In this article I will provide the detail behind our thinking.
Mandatory Clearing of Swaps in the US, means that CCPs have to perform a Clearing Acceptance Check, which requires first checking that the executed trade submitted to clearing meets the product eligibility criteria e.g. sub-type, currency, maturity.
Next practice varies amongst CCPs, so either
- The trade is risk-checked in isolation against limits and accepted,
- Or the trade is queued for the next intra-day margin run, at which time the new margin required is established,
- Or the trade is risk-checked incrementally with all existing trades in the same account and the new margin determined.
In the past CFTC Regulations gave CCPs 60 seconds to complete their acceptance process. Recent Data received by the CFTC, showed that CCPs are accepting 93% of trades within 3 seconds and 99% within 10 seconds.
Subsequent to this CFTC established that for trades executed on a SEF, the time of acceptance or rejection at a CCP should be within 10 seconds.
Participants in a SEF, whether it offers an RFQ or Order Book model, need to demonstrate Clearing Certainty, either by Self-Clearing (Dealers) or via their FCM (Clients).
This requirement for near instantaneous acceptance or rejection of an order means that Clients are relying on their FCM. While for Futures trading FCMs have provided this certainty without stringent intra-day risk checks, the nature of the Swaps market (low frequency, large size) means that it would not be sensible to do the same for Swaps.
This means that SEFs need a very fast limit check at an order level, based on information set by the FCMs.
However each SEF does not want to connect directly to each FCM and each FCM does not want to connect to each SEF. In addition Clients do not want their FCM to decide how much risk limit to allocate for them to each SEF.
So in step the Hubs.
These connect the SEFs and the FCMs in order to provide Clearing Certainty.
And allow the management of Limits and these limits to be carved out to the SEFs.
And am sure much more, for details of which please consult their websites.
For SEFs using RFQ, the preferred approach is for the SEF to ping (ask, send message to, …) the FCM, via the Hub, to determine if the client is good for the proposed trade. The FCM then needs to reply to this request with a yes or no, and if accepted this token is then used at the Clearing Acceptance stage to signify that the trade has already been accepted by the FCM.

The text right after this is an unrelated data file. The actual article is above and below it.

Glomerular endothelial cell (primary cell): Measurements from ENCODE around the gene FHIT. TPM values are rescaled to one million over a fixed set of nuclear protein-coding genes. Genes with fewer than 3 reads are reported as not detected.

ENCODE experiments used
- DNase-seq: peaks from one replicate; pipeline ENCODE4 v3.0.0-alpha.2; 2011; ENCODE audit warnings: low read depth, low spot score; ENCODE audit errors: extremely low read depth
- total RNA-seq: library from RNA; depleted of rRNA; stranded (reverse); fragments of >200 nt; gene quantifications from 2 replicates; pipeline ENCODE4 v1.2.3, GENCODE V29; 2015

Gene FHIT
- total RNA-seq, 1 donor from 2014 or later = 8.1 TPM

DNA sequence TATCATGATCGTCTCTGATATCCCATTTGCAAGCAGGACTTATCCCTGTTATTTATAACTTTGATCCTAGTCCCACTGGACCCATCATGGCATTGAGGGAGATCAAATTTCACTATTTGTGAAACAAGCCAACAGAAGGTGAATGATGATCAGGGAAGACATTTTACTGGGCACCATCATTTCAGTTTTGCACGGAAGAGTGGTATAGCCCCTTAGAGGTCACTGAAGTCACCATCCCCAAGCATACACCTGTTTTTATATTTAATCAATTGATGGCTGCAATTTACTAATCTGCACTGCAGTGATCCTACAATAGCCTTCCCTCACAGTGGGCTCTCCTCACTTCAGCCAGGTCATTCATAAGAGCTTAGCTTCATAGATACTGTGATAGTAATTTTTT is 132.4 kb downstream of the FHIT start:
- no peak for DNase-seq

The preferred risk measure in this model, is an Initial Margin (IM) Limit.
As IM is not additive, if we need to offer margin benefit for risk reducing trades, then we need to calculate the new margin requirement of a portfolio with the proposed trade included. This is a computationally expensive calculation.
For SEFs using Order Books, the preferred approach is for these SEFs to locally monitor limits and to do so based on limits that have been pushed (sent) to them from FCMs, via a Hub. Such monitoring is performed on risk measures such as DV01 or Delta by tenor, both of which are additive.
The problem for FCMs, is that there is no direct way to get from an Initial Margin Limit (the preferred risk measure) to a DV01 or Delta. In-fact it requires an iterative solver as well as a number of assumptions, which may well be found wanting in times of market stress.
So in practice, FCMs can create separate DV01 limits and use just these for intra-day risk monitoring and acceptance. The drawback being that such limits may not effectively utilise client collateral held, creating situations where a trade would be rejected even though in IM terms it would have been accepted.
Which brings us to Charm.
FCMs need to respond very quickly to an ping originating from an RFQ and to do so by calculating the impact on the whole portfolio Initial Margin, checking there is sufficient Collateral Held in the Client Account and returning a yes or no.
FCMs need to respond very very quickly to a ping request originating from an Order Book, with the same calculation.
And that is the essence of what CHARM does.
By doing this calculation in 10 milliseconds on commodity hardware, we make possible a ping response to an RFQ or an Order.
And there is more.
That tricky problem of IM and Delta by tenor? Well CHARM also has a solution for that. However that is a blog for another day.
Which leaves just the product name.
Given that our current products are SDRView and SDRFix.
Well we could not decide whether we should use SEF or CCP in the title or for that matter FCM or DCM or GCM?
And what action verb to add to it, Check, Calc, View?
None of the possible permutations sounded right.
So in the end we decided to take a different tack entirely and one of my colleagues came up with CHARM.
There are a number of possible interpretations of C-H-A-R-M.
My personal favourite is Clarus Hyper Analytics Risk Management.
However all that matters is that it is memorable, pronounceable and distinct.
Try this test.
Close eyes, repeat 10 times, Charm, Charm, …
Open eyes, repeat 10 times, Charm, Charm, …
You cannot forget it then.
Well I certainly cannot.
Thanks you for reading to the end of Push, Ping and Charm.